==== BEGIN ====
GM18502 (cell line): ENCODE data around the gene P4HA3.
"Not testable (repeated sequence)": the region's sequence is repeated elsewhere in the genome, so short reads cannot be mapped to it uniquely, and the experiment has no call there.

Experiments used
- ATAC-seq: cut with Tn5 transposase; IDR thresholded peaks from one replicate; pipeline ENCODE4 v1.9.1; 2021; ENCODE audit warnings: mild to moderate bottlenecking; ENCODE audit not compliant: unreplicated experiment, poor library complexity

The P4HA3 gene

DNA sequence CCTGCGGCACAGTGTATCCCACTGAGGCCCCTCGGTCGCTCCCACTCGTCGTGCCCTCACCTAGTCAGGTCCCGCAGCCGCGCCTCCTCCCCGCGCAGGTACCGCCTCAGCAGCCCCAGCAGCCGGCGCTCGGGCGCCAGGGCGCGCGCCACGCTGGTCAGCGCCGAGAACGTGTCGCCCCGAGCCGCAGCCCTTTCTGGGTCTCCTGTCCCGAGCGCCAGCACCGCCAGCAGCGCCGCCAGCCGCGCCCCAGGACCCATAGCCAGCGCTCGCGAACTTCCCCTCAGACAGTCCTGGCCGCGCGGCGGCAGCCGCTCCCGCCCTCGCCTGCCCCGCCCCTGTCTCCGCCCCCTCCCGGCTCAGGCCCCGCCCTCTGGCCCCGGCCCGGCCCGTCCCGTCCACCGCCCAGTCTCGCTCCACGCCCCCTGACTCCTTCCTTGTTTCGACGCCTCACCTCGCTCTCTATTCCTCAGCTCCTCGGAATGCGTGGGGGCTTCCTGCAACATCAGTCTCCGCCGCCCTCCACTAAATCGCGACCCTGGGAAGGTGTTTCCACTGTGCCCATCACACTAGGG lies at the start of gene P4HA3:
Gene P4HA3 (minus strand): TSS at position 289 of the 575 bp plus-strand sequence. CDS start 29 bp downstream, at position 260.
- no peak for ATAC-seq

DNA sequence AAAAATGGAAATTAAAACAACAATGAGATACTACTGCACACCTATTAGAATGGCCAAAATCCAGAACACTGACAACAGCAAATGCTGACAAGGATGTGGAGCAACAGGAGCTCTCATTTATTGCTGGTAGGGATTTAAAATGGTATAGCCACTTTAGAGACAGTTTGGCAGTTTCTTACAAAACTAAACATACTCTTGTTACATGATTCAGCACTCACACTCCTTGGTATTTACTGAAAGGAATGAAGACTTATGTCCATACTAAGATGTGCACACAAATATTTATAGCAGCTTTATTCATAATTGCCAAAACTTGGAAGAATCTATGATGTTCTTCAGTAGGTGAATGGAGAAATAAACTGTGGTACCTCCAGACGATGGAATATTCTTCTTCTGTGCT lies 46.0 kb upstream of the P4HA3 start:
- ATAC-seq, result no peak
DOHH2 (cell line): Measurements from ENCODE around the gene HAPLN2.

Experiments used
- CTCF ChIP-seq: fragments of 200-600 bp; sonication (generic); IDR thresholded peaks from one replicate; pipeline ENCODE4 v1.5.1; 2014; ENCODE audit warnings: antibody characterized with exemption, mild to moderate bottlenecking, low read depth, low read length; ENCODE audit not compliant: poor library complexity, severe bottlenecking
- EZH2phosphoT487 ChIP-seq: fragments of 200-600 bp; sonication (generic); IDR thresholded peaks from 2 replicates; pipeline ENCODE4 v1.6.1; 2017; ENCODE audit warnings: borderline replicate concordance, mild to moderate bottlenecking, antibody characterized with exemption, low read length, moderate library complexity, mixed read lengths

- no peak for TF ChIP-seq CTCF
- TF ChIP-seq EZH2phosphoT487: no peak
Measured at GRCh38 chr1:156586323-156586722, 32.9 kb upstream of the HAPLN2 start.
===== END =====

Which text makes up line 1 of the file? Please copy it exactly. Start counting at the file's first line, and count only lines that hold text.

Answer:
GM18502 (cell line): ENCODE data around the gene P4HA3.